Design

Power personified

Power personified

Designing a workstation can be a seemingly daunting task; it’s full of technical constraints and functional complexities that most designers find less than glamorous. Due to the tooling investment required, the design platform also has to be designed to last for as long as 5 years. It’s a far cry from designing the fall fashion collection for the next “runway” in Milan. It’s about expressing and enhancing functionality through inspired design for a very specific and demanding audience. To develop such a targeted design takes strong understanding of their wants and needs, a robust technical knowledge of how high performance computers work and a creative spirit that can turn requirements into meaningful design. The people who buy workstations are the same kind of people who appreciate the functional ethos and aesthetic of a full bore military issue Humvee! They are not fooled by the superficial. I personally have always found this type of design not only very challenging, but also rewarding. I enjoy solving technical problems and have always liked to analyze and create the design of utilitarian objects. During my career I’ve designed underground trenching equipment, industrial lawn mowers, camping gear and computers that have all celebrated functionality. As with any design project, you have to start somewhere. Knowing the customer is certainly crucial, but you ultimately have to synthesize a lot of information into design...

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The Milanese Maestro

The Milanese Maestro

I first met Massimo Vignelli at the International Design Conference at Aspen in 1981.  I was there on a design scholarship from the University of Kansas. The theme of the conference that year was “The Italian Idea”.  It sought to understand and celebrate the essence of Italian design.  Every morning the scholarship students met for a breakfast discussion with iconic designers such as Saul Bass, Mario Bellini, Ivan Chermayaff, Henry Wolfe, Leo Lionni, Vico Magistretti, Giorgetto Giugiaro, Milton Glaser, Sergio Pininfarina, and of course Massimo Vignelli. I was especially excited to meet him as I had heard a lot about his work at UNIMARK International. Professor Richard Branham, one of my University of Kansas design teachers, had worked at the Chicago office in the late 1960’s and was full of fascinating real world stories to share. In the cool morning Aspen air, with some of the world's best design talent, we gathered. We discussed and debated design philosophy, their work, tools and techniques, portfolios, and landing that all important first design job.  One of the scholarship attendees awkwardly brought up what to wear to the design job interview. I think he was intimidated by the immaculate, and somewhat costly, “design wardrobe” that Massimo was sporting. Dressed in all black clothing he designed, wearing minimalist glasses and...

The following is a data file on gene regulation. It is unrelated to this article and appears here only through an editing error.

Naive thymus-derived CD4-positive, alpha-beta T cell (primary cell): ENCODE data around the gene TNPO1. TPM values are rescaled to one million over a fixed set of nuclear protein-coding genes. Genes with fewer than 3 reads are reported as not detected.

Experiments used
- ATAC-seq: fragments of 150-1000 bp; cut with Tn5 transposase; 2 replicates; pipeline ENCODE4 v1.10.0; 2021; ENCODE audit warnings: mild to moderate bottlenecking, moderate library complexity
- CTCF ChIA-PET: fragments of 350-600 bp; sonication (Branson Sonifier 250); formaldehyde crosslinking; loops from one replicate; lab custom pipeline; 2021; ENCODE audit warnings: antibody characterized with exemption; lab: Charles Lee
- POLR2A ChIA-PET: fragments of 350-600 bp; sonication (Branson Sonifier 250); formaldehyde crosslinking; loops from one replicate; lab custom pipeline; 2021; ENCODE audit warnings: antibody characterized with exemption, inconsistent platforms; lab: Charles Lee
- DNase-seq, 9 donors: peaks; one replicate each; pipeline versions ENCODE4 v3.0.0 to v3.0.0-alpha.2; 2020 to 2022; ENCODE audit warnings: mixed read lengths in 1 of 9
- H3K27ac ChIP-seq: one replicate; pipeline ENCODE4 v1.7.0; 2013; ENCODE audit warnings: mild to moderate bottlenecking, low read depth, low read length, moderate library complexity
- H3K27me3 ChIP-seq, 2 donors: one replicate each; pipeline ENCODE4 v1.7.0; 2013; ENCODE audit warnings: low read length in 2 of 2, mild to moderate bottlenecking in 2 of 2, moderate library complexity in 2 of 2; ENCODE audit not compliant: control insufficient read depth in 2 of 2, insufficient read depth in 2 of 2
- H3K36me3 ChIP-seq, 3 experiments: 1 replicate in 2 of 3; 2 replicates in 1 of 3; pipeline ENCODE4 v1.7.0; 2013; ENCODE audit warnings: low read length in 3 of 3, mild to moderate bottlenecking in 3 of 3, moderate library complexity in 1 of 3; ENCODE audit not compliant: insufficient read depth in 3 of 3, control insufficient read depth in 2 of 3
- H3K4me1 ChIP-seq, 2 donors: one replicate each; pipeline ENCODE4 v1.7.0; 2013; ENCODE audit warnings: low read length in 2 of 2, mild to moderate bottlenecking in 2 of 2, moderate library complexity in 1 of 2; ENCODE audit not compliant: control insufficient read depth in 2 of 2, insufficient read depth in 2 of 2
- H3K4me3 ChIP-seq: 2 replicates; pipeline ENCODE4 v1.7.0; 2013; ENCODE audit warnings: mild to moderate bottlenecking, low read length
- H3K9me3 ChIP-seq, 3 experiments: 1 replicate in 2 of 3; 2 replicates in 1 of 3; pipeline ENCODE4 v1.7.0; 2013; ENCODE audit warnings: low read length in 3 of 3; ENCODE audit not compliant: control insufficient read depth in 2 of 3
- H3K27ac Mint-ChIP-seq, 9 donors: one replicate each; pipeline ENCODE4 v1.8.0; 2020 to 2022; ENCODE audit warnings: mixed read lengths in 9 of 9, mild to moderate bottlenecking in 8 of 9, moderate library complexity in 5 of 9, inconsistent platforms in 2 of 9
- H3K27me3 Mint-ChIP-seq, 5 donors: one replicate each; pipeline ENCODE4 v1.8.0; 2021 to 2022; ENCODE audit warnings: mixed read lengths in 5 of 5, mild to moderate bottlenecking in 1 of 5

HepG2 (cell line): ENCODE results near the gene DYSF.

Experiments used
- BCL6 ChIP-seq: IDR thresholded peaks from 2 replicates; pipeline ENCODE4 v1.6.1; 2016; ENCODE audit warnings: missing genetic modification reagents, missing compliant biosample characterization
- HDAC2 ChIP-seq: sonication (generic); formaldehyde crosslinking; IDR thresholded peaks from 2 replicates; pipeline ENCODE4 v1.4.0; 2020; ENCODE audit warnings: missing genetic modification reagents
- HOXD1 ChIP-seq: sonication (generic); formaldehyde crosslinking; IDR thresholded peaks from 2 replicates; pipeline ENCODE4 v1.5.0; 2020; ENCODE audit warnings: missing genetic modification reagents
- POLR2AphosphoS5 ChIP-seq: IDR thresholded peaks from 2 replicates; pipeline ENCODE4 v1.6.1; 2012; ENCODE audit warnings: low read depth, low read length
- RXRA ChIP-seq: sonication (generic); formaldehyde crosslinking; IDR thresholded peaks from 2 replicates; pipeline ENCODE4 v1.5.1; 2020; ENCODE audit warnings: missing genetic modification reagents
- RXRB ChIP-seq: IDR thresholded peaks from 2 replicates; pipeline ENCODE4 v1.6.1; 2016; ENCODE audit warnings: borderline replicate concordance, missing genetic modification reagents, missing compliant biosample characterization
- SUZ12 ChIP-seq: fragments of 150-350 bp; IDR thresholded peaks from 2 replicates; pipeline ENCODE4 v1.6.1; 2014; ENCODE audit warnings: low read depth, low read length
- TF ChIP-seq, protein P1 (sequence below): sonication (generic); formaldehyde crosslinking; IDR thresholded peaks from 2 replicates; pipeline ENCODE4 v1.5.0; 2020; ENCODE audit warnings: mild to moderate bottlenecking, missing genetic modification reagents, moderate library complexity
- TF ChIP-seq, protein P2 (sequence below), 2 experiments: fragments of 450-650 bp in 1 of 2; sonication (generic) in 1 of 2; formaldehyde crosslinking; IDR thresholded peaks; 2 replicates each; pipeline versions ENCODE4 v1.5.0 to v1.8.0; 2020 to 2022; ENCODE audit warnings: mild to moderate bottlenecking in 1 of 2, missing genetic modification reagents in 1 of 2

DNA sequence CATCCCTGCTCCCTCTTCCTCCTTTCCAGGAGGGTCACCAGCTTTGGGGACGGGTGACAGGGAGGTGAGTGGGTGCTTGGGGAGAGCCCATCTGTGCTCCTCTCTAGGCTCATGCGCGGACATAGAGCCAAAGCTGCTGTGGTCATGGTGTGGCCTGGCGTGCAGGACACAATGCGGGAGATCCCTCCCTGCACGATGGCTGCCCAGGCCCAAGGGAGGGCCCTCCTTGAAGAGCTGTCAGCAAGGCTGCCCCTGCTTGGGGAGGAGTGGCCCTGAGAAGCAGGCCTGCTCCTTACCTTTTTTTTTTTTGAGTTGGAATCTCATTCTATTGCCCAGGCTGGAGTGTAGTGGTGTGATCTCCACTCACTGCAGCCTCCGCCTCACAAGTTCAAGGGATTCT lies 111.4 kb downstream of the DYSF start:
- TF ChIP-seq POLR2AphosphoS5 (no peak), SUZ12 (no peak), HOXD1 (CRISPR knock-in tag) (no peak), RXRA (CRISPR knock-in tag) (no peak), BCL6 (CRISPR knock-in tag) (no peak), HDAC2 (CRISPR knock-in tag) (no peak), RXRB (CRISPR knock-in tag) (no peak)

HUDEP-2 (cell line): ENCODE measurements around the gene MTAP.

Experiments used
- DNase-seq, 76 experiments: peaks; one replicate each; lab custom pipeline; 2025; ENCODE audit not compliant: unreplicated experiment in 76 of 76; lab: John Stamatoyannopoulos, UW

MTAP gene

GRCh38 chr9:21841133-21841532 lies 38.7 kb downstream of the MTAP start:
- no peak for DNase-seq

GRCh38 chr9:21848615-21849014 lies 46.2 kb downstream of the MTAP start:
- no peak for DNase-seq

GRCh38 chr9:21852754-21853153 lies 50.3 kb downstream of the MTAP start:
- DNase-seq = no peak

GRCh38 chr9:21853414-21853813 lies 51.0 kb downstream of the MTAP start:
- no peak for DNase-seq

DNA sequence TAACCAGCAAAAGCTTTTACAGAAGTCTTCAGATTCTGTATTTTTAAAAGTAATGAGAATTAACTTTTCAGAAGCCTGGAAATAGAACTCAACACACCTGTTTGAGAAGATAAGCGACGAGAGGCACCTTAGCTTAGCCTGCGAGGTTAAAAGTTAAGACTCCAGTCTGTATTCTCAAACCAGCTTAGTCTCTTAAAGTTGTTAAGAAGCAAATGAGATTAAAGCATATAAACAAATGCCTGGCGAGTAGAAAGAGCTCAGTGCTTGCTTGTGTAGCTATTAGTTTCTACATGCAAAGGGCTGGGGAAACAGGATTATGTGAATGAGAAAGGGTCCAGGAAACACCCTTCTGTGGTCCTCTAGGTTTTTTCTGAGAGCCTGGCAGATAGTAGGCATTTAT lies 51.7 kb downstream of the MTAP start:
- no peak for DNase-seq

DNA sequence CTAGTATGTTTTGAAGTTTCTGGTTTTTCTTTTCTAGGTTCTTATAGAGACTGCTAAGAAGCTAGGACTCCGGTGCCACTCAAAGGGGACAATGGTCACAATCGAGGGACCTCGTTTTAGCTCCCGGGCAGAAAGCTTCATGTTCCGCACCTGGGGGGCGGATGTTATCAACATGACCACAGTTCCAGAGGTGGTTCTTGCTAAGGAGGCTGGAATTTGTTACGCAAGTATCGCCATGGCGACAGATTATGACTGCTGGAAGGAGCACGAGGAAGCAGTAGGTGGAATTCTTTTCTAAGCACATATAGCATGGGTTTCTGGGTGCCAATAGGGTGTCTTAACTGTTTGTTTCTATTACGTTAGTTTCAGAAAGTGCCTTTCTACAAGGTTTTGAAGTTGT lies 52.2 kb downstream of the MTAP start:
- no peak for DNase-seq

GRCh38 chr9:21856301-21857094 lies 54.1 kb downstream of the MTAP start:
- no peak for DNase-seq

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ThinkPad 8 comfortably at home in the Tablet 2 Bluetooth Keyboard

ThinkPad 8 comfortably at home in the Tablet 2 Bluetooth Keyboard

Every once in a while something happens that we didn’t plan for and it turns out to be a positive. I like to refer to this as a “happy accident”. Bob Ross, host of the popular public television series "The Joy of Painting," was also a fan of this phenomenon. He was the master of turning a seemingly misguided slip of the brush into positives like a picturesque knot-hole on a gnarly old oak tree.  The end result was usually more interesting than what he had intended. For a listing of the top 25 happy accidents click here. “There are no mistakes, just happy accidents.”  Bob Ross Our newly announced ThinkPad 8 tablet is a great product with accessories like the Quickshot smart cover and a forthcoming protective case. We did not, however, design an accessory keyboard specifically for the product. Keyboards have a pretty hefty development price tag and the predicted sales volumes were not so high. A Tablet 8 dedicated keyboard accessory just didn’t make the cut. Portrait or landscape, the choice is yours Interestingly enough, my design team discovered something along the lines of a happy accident for the new ThinkPad 8 tablet. It fits perfectly in the trough of the ThinkPad Tablet 2 Bluetooth Keyboard....